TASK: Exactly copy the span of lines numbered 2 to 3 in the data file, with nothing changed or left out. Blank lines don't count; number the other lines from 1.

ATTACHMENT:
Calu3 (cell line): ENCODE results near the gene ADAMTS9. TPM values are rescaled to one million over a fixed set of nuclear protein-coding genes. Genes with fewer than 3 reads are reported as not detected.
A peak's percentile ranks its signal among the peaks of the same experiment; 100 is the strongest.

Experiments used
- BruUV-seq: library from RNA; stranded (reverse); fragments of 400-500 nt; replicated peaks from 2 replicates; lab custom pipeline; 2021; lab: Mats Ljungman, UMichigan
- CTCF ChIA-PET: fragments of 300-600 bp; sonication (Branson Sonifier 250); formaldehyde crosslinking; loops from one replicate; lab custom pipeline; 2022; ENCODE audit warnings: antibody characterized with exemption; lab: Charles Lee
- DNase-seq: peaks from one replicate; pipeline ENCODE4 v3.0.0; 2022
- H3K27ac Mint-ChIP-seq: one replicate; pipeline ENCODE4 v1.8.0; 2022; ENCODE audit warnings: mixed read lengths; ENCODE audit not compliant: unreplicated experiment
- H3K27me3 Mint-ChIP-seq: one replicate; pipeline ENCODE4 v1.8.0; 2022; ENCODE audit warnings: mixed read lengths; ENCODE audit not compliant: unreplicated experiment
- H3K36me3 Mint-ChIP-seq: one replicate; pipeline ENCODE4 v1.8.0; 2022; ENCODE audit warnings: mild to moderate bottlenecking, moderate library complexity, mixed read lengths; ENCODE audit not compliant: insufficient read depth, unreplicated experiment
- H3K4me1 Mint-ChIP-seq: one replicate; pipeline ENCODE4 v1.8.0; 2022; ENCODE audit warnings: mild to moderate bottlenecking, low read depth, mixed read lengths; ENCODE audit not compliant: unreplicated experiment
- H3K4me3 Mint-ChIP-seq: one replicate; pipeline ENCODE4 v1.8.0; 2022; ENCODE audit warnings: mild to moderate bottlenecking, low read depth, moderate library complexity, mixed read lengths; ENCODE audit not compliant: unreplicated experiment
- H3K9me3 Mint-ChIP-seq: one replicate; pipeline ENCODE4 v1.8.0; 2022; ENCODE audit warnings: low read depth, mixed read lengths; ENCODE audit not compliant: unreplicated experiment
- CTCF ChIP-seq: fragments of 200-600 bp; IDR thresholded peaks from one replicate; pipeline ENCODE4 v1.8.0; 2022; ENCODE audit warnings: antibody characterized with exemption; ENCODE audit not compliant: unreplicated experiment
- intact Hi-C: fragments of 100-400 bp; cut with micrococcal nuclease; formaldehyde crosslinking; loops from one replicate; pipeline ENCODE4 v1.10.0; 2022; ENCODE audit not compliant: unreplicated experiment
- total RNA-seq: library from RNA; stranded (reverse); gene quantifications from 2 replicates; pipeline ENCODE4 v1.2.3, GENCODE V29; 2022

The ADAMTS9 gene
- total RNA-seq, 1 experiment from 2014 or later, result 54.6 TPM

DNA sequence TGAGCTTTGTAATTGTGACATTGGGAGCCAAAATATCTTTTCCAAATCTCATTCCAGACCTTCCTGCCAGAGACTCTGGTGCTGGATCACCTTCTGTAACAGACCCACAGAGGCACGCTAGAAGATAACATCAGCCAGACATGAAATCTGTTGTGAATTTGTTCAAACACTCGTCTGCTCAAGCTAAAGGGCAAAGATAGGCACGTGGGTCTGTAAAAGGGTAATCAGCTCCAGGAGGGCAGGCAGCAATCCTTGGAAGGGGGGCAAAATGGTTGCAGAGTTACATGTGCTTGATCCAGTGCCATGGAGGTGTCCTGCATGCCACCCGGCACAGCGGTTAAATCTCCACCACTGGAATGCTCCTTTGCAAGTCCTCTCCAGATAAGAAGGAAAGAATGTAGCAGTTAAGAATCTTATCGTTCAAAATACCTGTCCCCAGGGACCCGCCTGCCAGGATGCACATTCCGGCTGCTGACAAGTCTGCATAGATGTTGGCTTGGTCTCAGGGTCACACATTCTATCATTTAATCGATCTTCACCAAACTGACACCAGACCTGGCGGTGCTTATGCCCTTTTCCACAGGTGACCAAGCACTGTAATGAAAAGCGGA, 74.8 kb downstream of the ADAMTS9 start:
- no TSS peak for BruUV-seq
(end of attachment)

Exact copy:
A peak's percentile ranks its signal among the peaks of the same experiment; 100 is the strongest.

Experiments used